In 2011, Senate Republicans tried to effectively repeal the law creating the Consumer Financial Protection Bureau by simply refusing to confirm anyone to lead this agency. Similarly, by leaving several seats on the National Labor Relations Board vacant, Senate Republicans could effectively shut down this agency as well. President Obama eventually blocked these efforts to shut down two agencies by recess appointing leaders to their ranks. So when the severely conservative United States Court of Appeals for the D.C. Circuit struck down Obama’s recess appointments, it held that the political party American votes did not chose to control the White House or the Senate (or, for that matter, the House) has the unilateral authority to shut down agencies created by an Act of Congress.
This is not an isolated incident for the D.C. Circuit, which, due to its steady diet of major national security and regulatory cases, is second in power only to the Supreme Court of the United States. Two judges on this powerful court recently signed an opinion claiming that all labor, business or Wall Street regulation is constitutional suspect — one of whom was the author of Friday’s attack on the recess appointments power. Meanwhile, four years after George W. Bush’s policies were soundly rejected by the American people, the D.C. Circuit may have done more than any other group to keep conservative environmental policies in place. At one point, the Republican court struck down regulations that would “prevent between 13,000 and 34,000 premature deaths, 15,000 non-fatal heart attacks, 19,000 hospital and emergency room visits and 1.8 million days of missed work or school for each year.”
Currently, there are four vacancies on the DC Circuit, which means that if President Obama fills all of these open seats, he would break the Republican Party’s hold on this court and Democratic appointees would enjoy a 7-4 majority among the court’s active judges. Unfortunately for people who think Republicans shouldn’t be able to unilaterally shut down agencies, Senate Republicans are working hard to make sure that doesn’t happen. They filibustered Caitlin Halligan, an outstanding attorney, former Supreme Court law clerk and Obama’s first nominee to the D.C. Circuit, because the state of New York once took a position the National Rifle Association disagrees with and Halligan argued that position as New York’s solicitor general. And now they appear to be building an even thinner case against the president’s second nominee to this court.
Sri Srinivasan should raise no red flags for a conservative senator acting in good faith. He clerked for conservative Reagan-appointed Judge J. Harvie Wilkinson and then for Reagan-appointed Justice Sandra Day O’Connor. O’Connor notes that Srinivasan is “not anybody who’s been politically active” and Wilkinson called him “balanced,” “moderate,” and “deeply knowledgeable about law.” But, of course, “balanced, moderate and deeply knowledgeable about the law” doesn’t describe the sort of judge who would give the GOP power to eliminate agencies they don’t like, or who think that all Wall Street regulation is suspect. And Sen. Chuck Grassley (R-IA), the top Republican on the Senate Judiciary Committee, appears determined to keep him off the federal bench.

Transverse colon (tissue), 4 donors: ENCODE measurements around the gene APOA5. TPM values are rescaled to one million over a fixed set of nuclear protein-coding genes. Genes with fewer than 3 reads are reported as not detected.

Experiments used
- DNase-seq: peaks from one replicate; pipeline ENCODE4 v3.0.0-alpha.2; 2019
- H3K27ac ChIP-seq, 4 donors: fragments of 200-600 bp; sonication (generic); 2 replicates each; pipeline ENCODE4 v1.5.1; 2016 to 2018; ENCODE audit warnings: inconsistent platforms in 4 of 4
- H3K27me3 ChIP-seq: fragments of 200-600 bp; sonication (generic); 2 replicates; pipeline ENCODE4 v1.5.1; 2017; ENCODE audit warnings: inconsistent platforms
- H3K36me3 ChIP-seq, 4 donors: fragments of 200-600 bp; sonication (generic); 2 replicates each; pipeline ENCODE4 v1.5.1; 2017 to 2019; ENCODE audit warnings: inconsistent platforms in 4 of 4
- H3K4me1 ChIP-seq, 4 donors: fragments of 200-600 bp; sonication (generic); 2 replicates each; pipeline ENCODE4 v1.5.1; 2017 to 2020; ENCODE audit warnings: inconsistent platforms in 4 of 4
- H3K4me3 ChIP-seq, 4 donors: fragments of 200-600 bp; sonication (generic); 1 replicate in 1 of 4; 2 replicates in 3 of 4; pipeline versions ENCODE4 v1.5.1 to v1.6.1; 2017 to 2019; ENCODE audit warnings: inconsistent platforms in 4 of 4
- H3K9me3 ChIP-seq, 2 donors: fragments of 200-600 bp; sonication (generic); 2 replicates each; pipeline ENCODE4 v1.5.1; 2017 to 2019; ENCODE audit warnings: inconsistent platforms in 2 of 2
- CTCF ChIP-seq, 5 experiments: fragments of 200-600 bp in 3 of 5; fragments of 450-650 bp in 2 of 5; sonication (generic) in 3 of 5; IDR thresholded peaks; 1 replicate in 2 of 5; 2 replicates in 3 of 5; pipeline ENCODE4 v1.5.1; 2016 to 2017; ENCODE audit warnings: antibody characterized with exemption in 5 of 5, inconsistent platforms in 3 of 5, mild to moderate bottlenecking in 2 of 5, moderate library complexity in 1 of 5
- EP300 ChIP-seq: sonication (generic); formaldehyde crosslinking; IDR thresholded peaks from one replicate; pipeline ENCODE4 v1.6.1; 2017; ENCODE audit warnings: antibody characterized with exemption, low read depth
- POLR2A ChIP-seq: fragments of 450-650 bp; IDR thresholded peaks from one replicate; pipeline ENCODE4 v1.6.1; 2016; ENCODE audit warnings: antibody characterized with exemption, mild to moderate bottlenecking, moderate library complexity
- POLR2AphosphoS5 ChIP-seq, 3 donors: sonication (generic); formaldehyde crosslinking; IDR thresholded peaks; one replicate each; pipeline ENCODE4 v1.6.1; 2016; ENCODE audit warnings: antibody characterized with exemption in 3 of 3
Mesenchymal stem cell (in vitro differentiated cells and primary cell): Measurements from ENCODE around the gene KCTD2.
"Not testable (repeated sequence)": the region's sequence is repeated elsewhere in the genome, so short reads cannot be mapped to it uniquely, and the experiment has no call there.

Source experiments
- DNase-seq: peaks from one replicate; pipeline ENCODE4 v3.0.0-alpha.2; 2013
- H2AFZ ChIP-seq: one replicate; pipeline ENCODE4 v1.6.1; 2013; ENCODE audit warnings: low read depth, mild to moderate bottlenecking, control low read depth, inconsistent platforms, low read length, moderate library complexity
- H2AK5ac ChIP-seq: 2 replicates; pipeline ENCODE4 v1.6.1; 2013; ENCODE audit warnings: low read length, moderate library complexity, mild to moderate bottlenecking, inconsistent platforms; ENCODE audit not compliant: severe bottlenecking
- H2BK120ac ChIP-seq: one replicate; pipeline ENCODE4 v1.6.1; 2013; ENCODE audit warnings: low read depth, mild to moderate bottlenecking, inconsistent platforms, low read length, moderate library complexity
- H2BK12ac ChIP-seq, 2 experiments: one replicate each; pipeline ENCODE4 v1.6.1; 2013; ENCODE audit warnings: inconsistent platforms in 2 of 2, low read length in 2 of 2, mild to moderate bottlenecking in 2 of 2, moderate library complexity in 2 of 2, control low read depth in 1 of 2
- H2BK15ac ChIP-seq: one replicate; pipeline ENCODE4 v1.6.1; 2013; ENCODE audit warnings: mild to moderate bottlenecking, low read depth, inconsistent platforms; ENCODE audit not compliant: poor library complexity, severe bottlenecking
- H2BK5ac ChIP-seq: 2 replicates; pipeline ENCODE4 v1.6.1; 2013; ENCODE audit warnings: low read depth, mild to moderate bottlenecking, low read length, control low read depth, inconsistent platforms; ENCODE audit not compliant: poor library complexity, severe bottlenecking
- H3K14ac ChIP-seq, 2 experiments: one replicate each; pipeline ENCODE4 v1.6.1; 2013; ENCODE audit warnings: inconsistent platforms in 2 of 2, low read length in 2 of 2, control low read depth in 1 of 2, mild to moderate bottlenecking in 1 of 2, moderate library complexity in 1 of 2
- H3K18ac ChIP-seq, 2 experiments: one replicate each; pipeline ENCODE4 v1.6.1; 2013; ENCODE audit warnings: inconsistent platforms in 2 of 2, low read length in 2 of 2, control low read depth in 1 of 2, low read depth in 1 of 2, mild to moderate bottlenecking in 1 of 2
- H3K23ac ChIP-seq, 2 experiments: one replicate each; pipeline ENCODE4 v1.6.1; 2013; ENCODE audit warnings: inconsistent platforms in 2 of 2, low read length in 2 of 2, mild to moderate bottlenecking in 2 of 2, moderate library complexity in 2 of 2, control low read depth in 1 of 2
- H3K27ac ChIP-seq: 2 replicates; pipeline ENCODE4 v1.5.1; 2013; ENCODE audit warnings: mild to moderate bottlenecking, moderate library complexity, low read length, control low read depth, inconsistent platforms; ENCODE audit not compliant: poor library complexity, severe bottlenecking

Todd Ruger at Legal Times has more detail on the fig leaf Grassley appears to be using to cover up his obstruction of Srinivasan, but the short of it is this: Last year, the Supreme Court was expected to hear a case that could have eviscerated fair housing law, until the case unexpectedly settled before the justices could resolve it. Grassley thinks someone at the Department of Justice might have encouraged this settlement by not participating in other claims against the same defendant, but he has no proof this happened. He also admits that there’s no evidence that Srinivasan, who played a minor role in the case, “did anything inappropriate or improper.” Nevertheless, Grassley somehow believes that this confused morass of conspiracy theories and speculation justified blocking Srinivasan’s nomination from moving forward last week.
If your head is spinning after reading the previous paragraph, you’re not alone. Indeed, it’s unlikely that even Chuck Grassley believes that there’s a valid reason to block Srinivasan’s nomination. It’s far more likely that Grassley and his fellow Republicans simply view Srinivasan as a threat to their lockhold on the D.C. Circuit — and that they are willing to do everything in their power to maintain that grip.